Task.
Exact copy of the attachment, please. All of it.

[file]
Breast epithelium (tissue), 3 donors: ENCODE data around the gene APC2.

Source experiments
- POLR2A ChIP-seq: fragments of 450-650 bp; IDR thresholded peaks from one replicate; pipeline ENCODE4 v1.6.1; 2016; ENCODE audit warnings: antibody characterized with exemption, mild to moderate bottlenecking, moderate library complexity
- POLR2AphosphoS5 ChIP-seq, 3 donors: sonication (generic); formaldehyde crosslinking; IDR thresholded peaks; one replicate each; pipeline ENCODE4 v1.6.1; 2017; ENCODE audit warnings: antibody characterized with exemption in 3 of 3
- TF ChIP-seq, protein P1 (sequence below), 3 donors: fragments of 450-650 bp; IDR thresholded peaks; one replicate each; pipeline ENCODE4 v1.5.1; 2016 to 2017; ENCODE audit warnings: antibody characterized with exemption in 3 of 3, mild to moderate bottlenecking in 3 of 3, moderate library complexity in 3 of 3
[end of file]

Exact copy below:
Breast epithelium (tissue), 3 donors: ENCODE data around the gene APC2.

Source experiments
- POLR2A ChIP-seq: fragments of 450-650 bp; IDR thresholded peaks from one replicate; pipeline ENCODE4 v1.6.1; 2016; ENCODE audit warnings: antibody characterized with exemption, mild to moderate bottlenecking, moderate library complexity
- POLR2AphosphoS5 ChIP-seq, 3 donors: sonication (generic); formaldehyde crosslinking; IDR thresholded peaks; one replicate each; pipeline ENCODE4 v1.6.1; 2017; ENCODE audit warnings: antibody characterized with exemption in 3 of 3
- TF ChIP-seq, protein P1 (sequence below), 3 donors: fragments of 450-650 bp; IDR thresholded peaks; one replicate each; pipeline ENCODE4 v1.5.1; 2016 to 2017; ENCODE audit warnings: antibody characterized with exemption in 3 of 3, mild to moderate bottlenecking in 3 of 3, moderate library complexity in 3 of 3